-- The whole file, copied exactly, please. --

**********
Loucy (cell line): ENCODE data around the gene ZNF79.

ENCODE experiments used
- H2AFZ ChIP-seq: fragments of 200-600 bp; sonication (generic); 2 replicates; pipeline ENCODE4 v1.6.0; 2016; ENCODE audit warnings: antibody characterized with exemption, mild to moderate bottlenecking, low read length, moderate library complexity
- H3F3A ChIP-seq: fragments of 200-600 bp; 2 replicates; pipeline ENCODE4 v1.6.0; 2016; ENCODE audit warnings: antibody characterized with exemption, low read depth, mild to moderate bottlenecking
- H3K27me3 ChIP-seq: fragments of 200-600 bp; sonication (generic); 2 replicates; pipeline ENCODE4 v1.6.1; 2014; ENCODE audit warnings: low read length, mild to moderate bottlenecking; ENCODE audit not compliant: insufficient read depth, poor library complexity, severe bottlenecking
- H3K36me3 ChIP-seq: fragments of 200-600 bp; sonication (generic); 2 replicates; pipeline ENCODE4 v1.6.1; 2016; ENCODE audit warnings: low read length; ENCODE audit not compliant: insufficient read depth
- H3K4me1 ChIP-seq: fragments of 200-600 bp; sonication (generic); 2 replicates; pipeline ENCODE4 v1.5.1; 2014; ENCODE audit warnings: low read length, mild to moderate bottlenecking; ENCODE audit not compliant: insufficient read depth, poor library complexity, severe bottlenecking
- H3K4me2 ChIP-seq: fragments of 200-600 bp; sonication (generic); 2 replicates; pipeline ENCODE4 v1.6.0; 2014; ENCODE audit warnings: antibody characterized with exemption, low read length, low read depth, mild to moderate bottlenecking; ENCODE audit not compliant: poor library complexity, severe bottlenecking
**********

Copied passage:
Loucy (cell line): ENCODE data around the gene ZNF79.

ENCODE experiments used
- H2AFZ ChIP-seq: fragments of 200-600 bp; sonication (generic); 2 replicates; pipeline ENCODE4 v1.6.0; 2016; ENCODE audit warnings: antibody characterized with exemption, mild to moderate bottlenecking, low read length, moderate library complexity
- H3F3A ChIP-seq: fragments of 200-600 bp; 2 replicates; pipeline ENCODE4 v1.6.0; 2016; ENCODE audit warnings: antibody characterized with exemption, low read depth, mild to moderate bottlenecking
- H3K27me3 ChIP-seq: fragments of 200-600 bp; sonication (generic); 2 replicates; pipeline ENCODE4 v1.6.1; 2014; ENCODE audit warnings: low read length, mild to moderate bottlenecking; ENCODE audit not compliant: insufficient read depth, poor library complexity, severe bottlenecking
- H3K36me3 ChIP-seq: fragments of 200-600 bp; sonication (generic); 2 replicates; pipeline ENCODE4 v1.6.1; 2016; ENCODE audit warnings: low read length; ENCODE audit not compliant: insufficient read depth
- H3K4me1 ChIP-seq: fragments of 200-600 bp; sonication (generic); 2 replicates; pipeline ENCODE4 v1.5.1; 2014; ENCODE audit warnings: low read length, mild to moderate bottlenecking; ENCODE audit not compliant: insufficient read depth, poor library complexity, severe bottlenecking
- H3K4me2 ChIP-seq: fragments of 200-600 bp; sonication (generic); 2 replicates; pipeline ENCODE4 v1.6.0; 2014; ENCODE audit warnings: antibody characterized with exemption, low read length, low read depth, mild to moderate bottlenecking; ENCODE audit not compliant: poor library complexity, severe bottlenecking